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Arles, France – Van Gogh, Caesar, and everyone else
It was market day in Arles, so off we drove to the ancient little town in search of fabric, lavender, cheese and chanterelles. Along the way we discovered the trails that VanGogh followed and the wonders that Caesar left behind.
A ring road circles the inner city; on Saturdays wall-to-wall market stands blanket the ring road.
Van Gogh’s life and paintings tapped us on our shoulders, demanding attention, wherever we traveled in Provence. Arles was ripe with reminders of Van Gogh’s prodigious work.
The Fondation Van Gogh
The Foundation van Gogh is a beautiful gallery that features the works of van Gogh alongside modern-day artists whose work relates. (Here’s an interesting article from the NY Times about the gallery opening in 2014.) We raced through the works of Glenn Brown, not quite understanding the connection, and a bit horrified at the personal agony undertaken in the art. But we were rewarded with the lucious paintings of Van Gogh.
My favorite part of the day – lunch! We strolled around until we spotted the Bistrot Arlesien near the center of town. The cafe was empty (it was early) and we chose the perfect shady seats just out of reach of the hot sun.
Caesar comes to Arles
I was surprised at the huge presence of Rome in southern France. Every city seemed to have a bit of aquaduct or an arena to call their own. Those Romans were wiley! First they provided extraordinary infrastructure – roads and water – to their conquered citiies. Then they added government buildings. Entertainment soon followed housed in centrally-located arenas and coliseums.
Arles takes its treasures seriously and established the Musée de l’Arles et de la Provence antiques in 1995. Of course, we had to see it!
So what do you do when your city is under constant attack in the middle ages? How about building your city inside the walls of the long defunct coliseum? That’s what the people of Arles did during the 1500’s.
According to the Musée de l’Arles et de la Provence Antiques: “In 49 BC, in the midst of civil war, Caesar who wanted to take the City of Marseilles that supported his opponent Pompeii resolved to build 12 ships at Arles which being completed and rigged in 30 days – from the time the timber was cut down – and brought to Massila (Marseilles)” (De Bello civili, I-36).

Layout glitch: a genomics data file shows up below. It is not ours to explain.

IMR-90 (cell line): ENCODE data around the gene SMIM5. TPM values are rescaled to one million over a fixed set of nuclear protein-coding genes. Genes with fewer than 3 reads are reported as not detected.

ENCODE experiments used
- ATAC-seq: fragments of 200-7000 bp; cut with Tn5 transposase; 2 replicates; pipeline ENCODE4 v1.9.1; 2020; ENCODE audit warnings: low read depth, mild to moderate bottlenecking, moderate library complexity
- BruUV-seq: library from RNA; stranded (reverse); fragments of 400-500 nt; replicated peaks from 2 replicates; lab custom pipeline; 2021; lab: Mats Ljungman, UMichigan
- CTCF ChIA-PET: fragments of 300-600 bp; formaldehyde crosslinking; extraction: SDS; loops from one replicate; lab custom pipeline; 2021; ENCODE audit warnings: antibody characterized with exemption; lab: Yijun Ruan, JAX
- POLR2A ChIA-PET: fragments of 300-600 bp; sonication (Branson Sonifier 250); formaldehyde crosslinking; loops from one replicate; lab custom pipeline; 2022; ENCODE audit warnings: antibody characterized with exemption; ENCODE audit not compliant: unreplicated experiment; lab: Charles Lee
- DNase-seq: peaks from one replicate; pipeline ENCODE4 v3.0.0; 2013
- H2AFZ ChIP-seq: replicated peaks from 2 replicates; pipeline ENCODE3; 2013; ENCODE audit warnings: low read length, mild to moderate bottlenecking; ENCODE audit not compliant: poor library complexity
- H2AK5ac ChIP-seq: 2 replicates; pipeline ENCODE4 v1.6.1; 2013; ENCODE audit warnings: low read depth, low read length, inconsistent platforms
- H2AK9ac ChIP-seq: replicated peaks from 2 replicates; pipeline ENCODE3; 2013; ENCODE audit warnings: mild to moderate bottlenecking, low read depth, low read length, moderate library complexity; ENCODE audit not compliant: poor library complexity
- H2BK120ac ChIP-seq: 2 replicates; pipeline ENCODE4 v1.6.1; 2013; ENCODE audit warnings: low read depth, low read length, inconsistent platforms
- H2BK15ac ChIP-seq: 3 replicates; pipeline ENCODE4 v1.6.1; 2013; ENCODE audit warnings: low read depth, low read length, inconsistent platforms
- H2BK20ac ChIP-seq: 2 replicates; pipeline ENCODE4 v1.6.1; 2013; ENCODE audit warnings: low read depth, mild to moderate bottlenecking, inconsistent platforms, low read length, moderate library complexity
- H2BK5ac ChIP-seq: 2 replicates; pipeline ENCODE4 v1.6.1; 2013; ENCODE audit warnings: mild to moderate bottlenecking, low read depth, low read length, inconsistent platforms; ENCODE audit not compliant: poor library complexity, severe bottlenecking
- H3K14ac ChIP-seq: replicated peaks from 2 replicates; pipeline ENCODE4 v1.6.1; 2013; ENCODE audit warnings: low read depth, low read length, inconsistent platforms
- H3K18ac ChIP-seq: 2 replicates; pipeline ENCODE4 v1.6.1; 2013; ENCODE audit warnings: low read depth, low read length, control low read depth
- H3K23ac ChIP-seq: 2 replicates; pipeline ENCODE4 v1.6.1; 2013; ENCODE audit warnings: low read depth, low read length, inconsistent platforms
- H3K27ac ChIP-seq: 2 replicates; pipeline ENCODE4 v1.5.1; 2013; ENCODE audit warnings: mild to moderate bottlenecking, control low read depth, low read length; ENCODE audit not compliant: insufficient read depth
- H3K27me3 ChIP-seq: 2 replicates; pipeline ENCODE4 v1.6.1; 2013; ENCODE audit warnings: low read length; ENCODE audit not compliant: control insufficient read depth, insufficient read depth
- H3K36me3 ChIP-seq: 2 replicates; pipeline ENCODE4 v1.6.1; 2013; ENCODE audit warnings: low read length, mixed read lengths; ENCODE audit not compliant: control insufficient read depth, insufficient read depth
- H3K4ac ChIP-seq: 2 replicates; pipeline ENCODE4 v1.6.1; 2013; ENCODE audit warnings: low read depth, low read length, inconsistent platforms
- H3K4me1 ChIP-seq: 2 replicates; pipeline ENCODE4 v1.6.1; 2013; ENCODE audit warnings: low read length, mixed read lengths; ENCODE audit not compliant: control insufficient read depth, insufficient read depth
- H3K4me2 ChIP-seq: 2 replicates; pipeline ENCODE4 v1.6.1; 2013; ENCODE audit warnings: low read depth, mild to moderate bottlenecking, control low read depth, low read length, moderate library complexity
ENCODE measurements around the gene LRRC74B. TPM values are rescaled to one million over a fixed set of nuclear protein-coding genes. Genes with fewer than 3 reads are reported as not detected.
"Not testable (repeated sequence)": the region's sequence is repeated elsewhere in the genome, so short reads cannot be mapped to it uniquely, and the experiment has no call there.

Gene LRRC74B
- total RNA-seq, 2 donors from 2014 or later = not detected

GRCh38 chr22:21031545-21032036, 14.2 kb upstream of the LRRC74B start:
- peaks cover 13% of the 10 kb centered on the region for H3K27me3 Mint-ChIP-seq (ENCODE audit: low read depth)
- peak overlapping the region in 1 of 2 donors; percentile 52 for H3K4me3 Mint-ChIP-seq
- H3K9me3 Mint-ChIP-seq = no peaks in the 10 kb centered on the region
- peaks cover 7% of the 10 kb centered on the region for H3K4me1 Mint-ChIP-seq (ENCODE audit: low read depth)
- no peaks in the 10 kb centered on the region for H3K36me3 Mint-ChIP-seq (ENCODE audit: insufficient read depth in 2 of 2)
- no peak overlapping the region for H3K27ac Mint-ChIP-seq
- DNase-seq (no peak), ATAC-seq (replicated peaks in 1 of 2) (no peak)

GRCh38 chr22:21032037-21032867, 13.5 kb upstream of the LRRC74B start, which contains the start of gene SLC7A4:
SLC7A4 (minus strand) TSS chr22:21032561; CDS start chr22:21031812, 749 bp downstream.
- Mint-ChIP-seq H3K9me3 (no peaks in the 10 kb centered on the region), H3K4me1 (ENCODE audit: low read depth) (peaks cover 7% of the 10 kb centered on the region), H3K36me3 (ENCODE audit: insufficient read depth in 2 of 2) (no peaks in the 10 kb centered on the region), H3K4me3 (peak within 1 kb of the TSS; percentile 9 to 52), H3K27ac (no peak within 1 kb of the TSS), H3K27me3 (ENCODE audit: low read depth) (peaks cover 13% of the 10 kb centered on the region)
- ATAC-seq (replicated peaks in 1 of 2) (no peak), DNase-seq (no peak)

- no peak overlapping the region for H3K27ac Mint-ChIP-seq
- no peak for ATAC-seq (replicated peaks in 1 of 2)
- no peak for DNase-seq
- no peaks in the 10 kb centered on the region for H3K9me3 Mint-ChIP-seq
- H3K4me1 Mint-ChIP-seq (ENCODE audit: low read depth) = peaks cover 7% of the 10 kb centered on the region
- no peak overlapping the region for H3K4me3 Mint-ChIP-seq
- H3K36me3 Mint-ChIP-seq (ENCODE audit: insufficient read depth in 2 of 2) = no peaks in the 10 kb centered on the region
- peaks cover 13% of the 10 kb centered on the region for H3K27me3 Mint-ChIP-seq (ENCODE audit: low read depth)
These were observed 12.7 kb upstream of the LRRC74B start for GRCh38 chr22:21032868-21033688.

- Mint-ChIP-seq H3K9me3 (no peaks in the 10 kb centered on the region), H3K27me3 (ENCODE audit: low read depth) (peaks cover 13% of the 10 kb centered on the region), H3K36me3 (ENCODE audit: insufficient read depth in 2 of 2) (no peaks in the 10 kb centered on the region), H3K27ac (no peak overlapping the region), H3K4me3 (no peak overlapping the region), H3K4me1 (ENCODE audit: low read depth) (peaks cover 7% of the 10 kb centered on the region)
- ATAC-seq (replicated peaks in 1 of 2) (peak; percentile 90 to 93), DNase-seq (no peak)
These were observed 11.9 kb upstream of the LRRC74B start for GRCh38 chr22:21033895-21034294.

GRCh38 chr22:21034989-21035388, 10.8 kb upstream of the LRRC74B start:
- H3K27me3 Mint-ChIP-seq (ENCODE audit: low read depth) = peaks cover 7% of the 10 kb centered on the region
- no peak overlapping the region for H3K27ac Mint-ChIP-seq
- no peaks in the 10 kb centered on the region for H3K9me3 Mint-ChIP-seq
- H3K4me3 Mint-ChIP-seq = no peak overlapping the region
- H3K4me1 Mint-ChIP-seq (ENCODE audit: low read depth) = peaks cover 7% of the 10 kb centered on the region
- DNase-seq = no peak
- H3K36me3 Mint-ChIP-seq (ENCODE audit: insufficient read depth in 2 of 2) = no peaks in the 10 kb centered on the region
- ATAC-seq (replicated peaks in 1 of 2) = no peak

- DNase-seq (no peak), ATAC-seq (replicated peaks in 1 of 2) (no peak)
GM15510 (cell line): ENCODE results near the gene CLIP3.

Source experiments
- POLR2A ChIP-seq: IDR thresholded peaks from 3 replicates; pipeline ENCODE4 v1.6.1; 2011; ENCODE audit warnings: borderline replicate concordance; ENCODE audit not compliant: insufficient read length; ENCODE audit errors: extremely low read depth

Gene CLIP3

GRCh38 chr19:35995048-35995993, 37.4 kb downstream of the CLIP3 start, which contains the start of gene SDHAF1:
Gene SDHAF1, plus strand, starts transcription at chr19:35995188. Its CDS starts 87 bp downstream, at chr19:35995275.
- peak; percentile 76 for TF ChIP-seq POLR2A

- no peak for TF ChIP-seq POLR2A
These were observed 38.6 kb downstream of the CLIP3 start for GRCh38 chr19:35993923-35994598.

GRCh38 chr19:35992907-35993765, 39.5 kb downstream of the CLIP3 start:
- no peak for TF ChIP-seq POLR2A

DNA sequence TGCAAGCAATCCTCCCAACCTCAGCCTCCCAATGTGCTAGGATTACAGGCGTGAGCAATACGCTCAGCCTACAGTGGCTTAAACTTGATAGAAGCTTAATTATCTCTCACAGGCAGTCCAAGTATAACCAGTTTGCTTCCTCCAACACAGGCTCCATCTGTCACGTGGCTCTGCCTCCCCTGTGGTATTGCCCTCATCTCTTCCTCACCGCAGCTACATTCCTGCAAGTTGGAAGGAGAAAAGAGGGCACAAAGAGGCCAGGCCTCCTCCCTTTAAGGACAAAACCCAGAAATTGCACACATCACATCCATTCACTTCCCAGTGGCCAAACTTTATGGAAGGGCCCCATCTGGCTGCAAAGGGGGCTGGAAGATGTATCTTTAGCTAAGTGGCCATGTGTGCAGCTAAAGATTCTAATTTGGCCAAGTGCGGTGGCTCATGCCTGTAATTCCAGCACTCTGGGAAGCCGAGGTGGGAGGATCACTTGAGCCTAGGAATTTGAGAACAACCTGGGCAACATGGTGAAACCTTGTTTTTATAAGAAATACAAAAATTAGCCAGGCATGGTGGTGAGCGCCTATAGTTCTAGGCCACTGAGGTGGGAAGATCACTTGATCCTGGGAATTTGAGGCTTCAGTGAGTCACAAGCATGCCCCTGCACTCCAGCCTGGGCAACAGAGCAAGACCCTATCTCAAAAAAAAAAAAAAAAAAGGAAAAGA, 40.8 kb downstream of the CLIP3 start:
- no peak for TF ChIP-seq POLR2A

“At the end of the conflict with the supporters of Pompeii in the Iberian Peninsula, victorious Caesar rewarded Arles for its help by founding in 46 BC a colony under Roman law and granting it with part of Masilla-confiscated territories. He settled there the veterans of the VIth legion who had remained faithful to him during the civil war, whence the name of the new colony Colonia Julia paterna Arelate sextanorum this decision allowed the free Arlesian people to become Roman citizens.”
So how did all this stuff get to Arles? Much of it was created onsite but much also arrived by boat. The museum features a preserved merchant boat that carried everything from rocks to wine.
We only scratched the surface of Arles during our day trip. You could spend days here roaming the countryside, visiting the shops, enjoying cafe life, and meeting the residents. And I will – on another day!
Just let me see the world! I'm currently focusing on the US and Europe and invite you to share my travels. I teach ethics and political science at St. Petersburg College part time; I retired as a college administrator in Ohio. I am a total geek about government with huge wishes for continued freedom and respect for the individual. We must each do our part.
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